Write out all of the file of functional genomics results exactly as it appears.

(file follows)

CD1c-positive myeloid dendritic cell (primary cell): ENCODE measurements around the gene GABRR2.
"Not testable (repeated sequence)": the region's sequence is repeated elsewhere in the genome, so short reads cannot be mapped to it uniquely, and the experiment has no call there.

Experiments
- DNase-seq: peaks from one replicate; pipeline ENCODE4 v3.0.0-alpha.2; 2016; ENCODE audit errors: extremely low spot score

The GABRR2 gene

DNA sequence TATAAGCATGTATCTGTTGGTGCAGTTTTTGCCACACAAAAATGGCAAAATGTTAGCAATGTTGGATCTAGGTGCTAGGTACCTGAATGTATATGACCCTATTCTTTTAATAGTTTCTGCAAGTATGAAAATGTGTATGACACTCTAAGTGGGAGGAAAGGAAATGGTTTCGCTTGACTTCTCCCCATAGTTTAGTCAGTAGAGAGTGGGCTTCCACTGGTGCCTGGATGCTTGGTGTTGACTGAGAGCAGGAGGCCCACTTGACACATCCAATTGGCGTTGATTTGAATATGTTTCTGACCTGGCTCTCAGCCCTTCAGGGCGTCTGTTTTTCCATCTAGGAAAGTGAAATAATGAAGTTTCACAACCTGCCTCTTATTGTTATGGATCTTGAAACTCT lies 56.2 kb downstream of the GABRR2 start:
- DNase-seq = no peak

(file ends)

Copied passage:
CD1c-positive myeloid dendritic cell (primary cell): ENCODE measurements around the gene GABRR2.
"Not testable (repeated sequence)": the region's sequence is repeated elsewhere in the genome, so short reads cannot be mapped to it uniquely, and the experiment has no call there.

Experiments
- DNase-seq: peaks from one replicate; pipeline ENCODE4 v3.0.0-alpha.2; 2016; ENCODE audit errors: extremely low spot score

The GABRR2 gene

DNA sequence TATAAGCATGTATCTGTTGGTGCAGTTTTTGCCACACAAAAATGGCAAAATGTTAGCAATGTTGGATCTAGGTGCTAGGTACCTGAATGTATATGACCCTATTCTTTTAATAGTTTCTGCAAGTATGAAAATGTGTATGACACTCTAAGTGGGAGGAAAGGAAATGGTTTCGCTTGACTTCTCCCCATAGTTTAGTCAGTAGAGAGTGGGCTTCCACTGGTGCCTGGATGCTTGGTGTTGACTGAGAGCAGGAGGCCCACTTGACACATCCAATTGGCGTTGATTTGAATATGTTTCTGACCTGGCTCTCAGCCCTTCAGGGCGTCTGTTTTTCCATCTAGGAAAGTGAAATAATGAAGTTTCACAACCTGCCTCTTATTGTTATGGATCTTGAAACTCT lies 56.2 kb downstream of the GABRR2 start:
- DNase-seq = no peak